In June 1996, the Corps prepared an Environmental Impact Statement for the project and scheduled construction to begin in 2000. Before construction began, however, the Corps discovered an area of rock at the bottom of the channel that would require extensive blasting to remove and learned that the planned extension of the channel would cut through a substantial amount of live coral, causing ecological damage. As a result, it proposed several revisions to the project, including a realignment of the channel's entrance closer to Bald Head Island. It also proposed to dispose of beach-quality sand dredged during the project's construction and subsequent maintenance on the adjacent beaches of Bald Head Island and Oak Island, two barrier islands located on either side of the entrance to the Cape Fear River.
In connection with these proposed revisions, the Corps issued an Environmental Assessment in February 2000, evaluating the revised project's environmental impacts, as well as its consistency with North Carolina's Coastal Management Plan. The Environmental Assessment included a Sand Management Plan, which described in detail the Corps' plan for depositing dredged beach-quality sand on nearby beaches during construction of the project and predicted the need, after work was complete, to perform "maintenance dredging" every two years. Because a study showed that approximately two-thirds of the sediment at the entrance of the channel came from Bald Head Island and one-third from Oak Island, the Sand Management Plan provided that the dredged beach-quality sand would be placed on Bald Head Island in years two and four following the completion of the project and on Oak Island in year six and that this "disposal cycle" would be followed thereafter.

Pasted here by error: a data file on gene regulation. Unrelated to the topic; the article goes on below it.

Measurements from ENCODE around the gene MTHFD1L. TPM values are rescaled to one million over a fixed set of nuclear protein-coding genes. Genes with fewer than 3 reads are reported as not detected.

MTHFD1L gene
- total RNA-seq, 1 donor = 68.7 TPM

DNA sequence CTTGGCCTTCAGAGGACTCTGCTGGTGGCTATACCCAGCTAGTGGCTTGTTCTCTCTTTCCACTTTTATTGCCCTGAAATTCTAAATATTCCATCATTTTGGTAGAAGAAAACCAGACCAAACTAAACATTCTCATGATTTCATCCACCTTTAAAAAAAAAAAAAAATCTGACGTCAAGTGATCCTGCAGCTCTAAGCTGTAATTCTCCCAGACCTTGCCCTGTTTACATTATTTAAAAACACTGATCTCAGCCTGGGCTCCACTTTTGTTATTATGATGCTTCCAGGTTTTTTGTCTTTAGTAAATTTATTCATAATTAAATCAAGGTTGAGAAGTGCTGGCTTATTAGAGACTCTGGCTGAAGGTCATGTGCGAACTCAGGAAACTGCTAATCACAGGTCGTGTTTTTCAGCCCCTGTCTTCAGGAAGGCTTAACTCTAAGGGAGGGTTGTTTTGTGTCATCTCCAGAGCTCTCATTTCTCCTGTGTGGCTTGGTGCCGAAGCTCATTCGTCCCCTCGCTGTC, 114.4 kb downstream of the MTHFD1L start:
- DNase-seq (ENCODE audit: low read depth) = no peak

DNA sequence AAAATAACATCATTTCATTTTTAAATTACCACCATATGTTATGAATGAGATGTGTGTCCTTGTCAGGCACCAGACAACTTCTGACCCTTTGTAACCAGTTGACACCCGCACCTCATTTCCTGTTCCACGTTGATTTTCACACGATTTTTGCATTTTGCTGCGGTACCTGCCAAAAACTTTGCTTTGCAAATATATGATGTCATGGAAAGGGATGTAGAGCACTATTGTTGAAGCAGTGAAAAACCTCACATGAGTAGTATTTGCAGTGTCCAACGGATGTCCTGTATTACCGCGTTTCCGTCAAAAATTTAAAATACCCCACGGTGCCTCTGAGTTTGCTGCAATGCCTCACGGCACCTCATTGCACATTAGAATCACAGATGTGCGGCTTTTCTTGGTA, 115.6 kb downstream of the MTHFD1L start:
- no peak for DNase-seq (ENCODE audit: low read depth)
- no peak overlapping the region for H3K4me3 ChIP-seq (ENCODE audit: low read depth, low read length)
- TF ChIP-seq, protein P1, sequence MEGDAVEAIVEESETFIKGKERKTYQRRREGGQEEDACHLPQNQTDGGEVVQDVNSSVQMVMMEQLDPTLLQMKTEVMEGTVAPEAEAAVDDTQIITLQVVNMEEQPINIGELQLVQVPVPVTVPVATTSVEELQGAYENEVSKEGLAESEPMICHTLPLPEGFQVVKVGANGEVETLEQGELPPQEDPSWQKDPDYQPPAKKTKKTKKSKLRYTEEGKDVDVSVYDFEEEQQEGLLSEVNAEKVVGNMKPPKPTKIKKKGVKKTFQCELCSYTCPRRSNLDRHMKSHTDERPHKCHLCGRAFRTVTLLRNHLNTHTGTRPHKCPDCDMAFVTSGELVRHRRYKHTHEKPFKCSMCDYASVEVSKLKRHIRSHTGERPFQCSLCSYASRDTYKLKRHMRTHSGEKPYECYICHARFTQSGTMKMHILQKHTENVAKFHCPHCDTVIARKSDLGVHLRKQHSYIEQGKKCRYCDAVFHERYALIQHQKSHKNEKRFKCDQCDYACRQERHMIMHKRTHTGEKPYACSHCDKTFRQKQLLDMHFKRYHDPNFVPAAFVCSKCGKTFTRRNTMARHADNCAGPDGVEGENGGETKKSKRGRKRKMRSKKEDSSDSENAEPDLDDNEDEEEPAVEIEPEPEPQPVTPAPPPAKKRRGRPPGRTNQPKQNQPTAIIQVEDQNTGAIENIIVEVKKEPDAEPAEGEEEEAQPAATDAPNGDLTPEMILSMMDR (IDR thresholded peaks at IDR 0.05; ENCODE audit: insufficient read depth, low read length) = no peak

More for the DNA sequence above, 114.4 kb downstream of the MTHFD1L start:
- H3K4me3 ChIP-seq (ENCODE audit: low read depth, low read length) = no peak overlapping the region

The Corps also developed the Wilmington Harbor Monitoring Plan, which established a "routine monitoring program" to observe "the response of the adjacent beaches and the shoaling patterns in the entrance channel" and to use the data derived from those observations to make an "initial assessment of the impacts of the sand management plan on the system." The monitoring plan provided that "[a]ny changes in the sand management plan . . . [would] be fully coordinated with all interested parties prior to implementing any such change."
Both before and after the Corps conducted its Environmental Assessment, the Village of Bald Head Island provided numerous comments to the Corps. The Village contended generally that the Corps' operation and maintenance of the channel in the past had adversely impacted Bald Head Island's shoreline, and it expressed concern that the planned realignment of the channel's entrance closer to the Island, along with the channel's deepening and widening, would exacerbate these effects. The Village informed the Corps that it would oppose the project and consider legal action unless "it received written agreement from the Corps that the project would include sand management and [beach] protection measures or otherwise would be constructed and operated in a manner so as not to adversely impact Bald Head Island or, if the project caused adverse impacts, the project would be modified and the impacts would be corrected." During this period, as the Village alleges, it entered into negotiations with the Corps and the North Carolina Department of Environment and Natural Resources "in an effort to reach agreement on . . . measures that would protect Bald Head Island ...